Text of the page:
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The Day We Added a Little Pizazz

10/27/2017
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If you’ve ever worked with fiberglass before you’ll understand me when I say &%$#@ fiberglass. The shards in your arms. The ‘movability’ of pieces. Heavy sigh. But who can complain when it’s so much more wonderfully affordable?!

This entire project started because we’d talked about making fenders for our favorite T Bucket kit for years. When discussing launching it – we talked about wanting to build one for shows – but who would do it? In walk five crazy girls. Talking about a crazy project. And even crazier? Our marketing director said yes.

Then came funny head shot photos. And talks and dreams about how we’d blog through the progress. Laughing over possible group names. And work with the fiberglass plant to get molds made from the original steel fenders. And then the actual fiberglass poured. And then doubling the thickness and pouring again.

It’s an incredible feeling to realize that you’re so close to meeting the deadline for something that you’ve worked so hard for. All that stands in your way is eight pieces of fiberglass that have to delicately and precisely fit together.

Ha! It’s enough to make anyone punch drunk enough to find putting sticker leftovers and a table cloth on and running around the shop as bat girl hilarious.

Ala-nah nah nah nah nah nah nah nah… T BUCKET!

After sweat, probably a hidden tear or two, and some serious power tools – we created what we’re fondly referring to as ‘The Bucket Beauties Tried and True Guidelines for Installing Fenders on a T Bucket.’ Otherwise known as, the directions:

  • Buy Fenders. Ha.
  • Pre-painting, you’ll want to fit these to your body. You’re going to need the hardware set the fender kit comes with, a buddy and a whole boat load of clamps.
  • Start by attaching the brackets to the frame. You’ll need to drill and tap the mounting holes for them. One secures onto the truck bed. One onto the front frame, two near the body. One of the body brackets is VERY secure and will become your step plate. Heads up, it’s a climb in and out of the bucket that is difficult to make look graceful! Quick note: The big radius rod bolts on the rear suspension go through the running board brackets. This means you can use that to bolt the bracket to the frame before drilling any holes. Then with it bolted in place you can use the bracket as a drilling template and that will ensure that the bracket is in the correct location.
  • Before you get too excited about using the power drill, you’ll start by clamping EVERYTHING.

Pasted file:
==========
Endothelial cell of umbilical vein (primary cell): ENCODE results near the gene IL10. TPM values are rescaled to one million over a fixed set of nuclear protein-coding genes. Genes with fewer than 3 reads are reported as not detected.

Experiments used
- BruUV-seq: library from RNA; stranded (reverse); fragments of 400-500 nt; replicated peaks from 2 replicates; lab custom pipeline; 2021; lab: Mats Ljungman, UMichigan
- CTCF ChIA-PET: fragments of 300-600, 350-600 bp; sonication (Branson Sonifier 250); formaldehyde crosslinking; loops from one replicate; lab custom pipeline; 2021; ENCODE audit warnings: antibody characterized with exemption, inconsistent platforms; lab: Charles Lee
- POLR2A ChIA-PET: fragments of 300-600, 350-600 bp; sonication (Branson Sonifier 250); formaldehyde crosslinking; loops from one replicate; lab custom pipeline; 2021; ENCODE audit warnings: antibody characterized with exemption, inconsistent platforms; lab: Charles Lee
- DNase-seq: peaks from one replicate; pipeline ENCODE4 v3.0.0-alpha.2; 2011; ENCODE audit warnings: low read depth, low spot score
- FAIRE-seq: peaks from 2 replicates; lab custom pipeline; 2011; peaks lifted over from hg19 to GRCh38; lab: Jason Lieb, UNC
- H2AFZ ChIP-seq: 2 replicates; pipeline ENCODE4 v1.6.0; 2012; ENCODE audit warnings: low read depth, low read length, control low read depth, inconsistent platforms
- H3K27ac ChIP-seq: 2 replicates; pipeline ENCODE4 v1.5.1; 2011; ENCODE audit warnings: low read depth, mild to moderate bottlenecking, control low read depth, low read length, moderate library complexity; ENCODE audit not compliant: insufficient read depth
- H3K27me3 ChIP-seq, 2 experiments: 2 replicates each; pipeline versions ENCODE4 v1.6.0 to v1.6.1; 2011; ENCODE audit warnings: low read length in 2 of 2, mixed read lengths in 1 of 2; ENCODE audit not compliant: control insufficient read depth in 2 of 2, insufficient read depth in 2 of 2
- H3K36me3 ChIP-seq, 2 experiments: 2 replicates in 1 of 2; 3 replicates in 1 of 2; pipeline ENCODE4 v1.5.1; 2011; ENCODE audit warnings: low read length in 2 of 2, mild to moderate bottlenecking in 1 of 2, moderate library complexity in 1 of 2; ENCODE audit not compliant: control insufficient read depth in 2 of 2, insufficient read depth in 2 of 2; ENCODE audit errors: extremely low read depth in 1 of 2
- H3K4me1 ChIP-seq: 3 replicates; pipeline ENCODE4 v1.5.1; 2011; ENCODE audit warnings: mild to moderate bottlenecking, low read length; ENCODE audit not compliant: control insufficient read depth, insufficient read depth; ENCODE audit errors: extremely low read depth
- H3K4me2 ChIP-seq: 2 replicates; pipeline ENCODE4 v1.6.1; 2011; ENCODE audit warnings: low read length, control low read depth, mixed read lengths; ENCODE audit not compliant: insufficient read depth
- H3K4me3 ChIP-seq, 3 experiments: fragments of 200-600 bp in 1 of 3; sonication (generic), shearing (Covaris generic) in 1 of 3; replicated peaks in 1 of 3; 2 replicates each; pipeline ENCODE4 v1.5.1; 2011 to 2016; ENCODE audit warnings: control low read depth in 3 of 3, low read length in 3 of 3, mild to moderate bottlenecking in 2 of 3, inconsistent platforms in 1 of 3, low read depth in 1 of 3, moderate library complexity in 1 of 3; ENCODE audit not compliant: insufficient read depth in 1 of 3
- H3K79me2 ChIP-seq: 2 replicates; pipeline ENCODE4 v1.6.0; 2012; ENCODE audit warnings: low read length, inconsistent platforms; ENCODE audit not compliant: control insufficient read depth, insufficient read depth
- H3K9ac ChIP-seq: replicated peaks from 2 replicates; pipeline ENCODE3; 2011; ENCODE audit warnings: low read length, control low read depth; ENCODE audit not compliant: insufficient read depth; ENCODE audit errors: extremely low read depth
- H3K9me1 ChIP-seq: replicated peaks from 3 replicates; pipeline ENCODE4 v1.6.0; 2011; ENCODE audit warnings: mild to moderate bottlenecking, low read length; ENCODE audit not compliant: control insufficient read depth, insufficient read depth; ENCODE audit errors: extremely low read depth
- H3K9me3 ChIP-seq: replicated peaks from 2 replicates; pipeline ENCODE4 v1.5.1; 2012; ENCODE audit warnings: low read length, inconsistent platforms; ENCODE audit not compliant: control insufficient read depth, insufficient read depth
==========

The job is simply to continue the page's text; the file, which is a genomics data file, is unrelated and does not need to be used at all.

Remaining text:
• Trim all the lips to clear the brackets and anything else you’ve mounted to the frame (we had some wire we’d put in a tube and run along the frame that we needed to work around).
  • After everything is clamped and trimmed – break out that power drill – it’s time to party drill.
  • Start with the cab (body) to the skirt. Those suckers are the pivotal point of the whole thing working. Drill a hole, throw a bolt in, repeat x 100 (okay – technically no more than 64 times – that’s as many generic bolts as you get). You’ll move onto the front/rear next (either) then finish with the running board. While this part may feel labor intensive and achy armed, may I warn you that it’s just your warm up?
  • Once all the fiberglass is bolted together – you’ll want to drill your holes on the front and rear fenders and running boards into the brackets. We ::may:: have forgotten to do this pre paint and it was a bit nerve wrecking watching it happen post paint work.
Drilling holes in fresh paint? Terrifying. Trust us. Do this first.
  • This will also be when you want to get the mock up together for your step plates. Trust me, with as adorable as this car is, and how many people are going to want to climb in and out – you’ll want some step plates. Especially considering how important it is to step in exactly the right spot! You may even want to make a fancy little “step here” sign. Or etch it in.
  • Now that you’ve done all that work – tear it all apart. We understand the sadness here.
  • You’ll send your brackets out for powder coating, send the fenders off to paint. Making sure you add POR-15 (or another protectant) to the underside to make sure no rocks hit the bottom and star your paint!
  • When they come back from paint – you may need to re-open the holes. Not terrifying at all to take a drill near a freshly painted fender.
Looking at this now, sure, we probably should have set it on something…
  • This is when the charming work begins. You’ll have the brackets on (beautiful and powdercoated!) and you’ll start – again with the front and rear. Easy as pie right? Nut, washers and bolts through each.
  • Next are the aprons. What we learned is that fiberglass (even freshly painted beautiful fiberglass) – is pretty sturdy and you shouldn’t be afraid to give it a shove in the right direction. Nut by nut, bolt by bolt, you’ll work your way to getting the fender secured. Same with the running board.
You’re not a real car builder until you’ve tried to put a nut/bolt in by feel.
  • Step plate on!
  • Done! The car is beautiful. Your arms are now sore. And your buddy is insanely jealous of your t bucket face lift!

Huge shout out to our very smart, wicked product designer Jeff and our handy engineering buddy Adam for making all of this possible by actually CREATING the parts, talking us through the process, and for getting them stocked on the shelf, you guys rock. I promise you – all of these crazy steps are worth it for the reaction you’ll get… Check out our post later this week when we do the big FINAL REVEAL! Until then, I’ll be resting my arms, #BucketBetty

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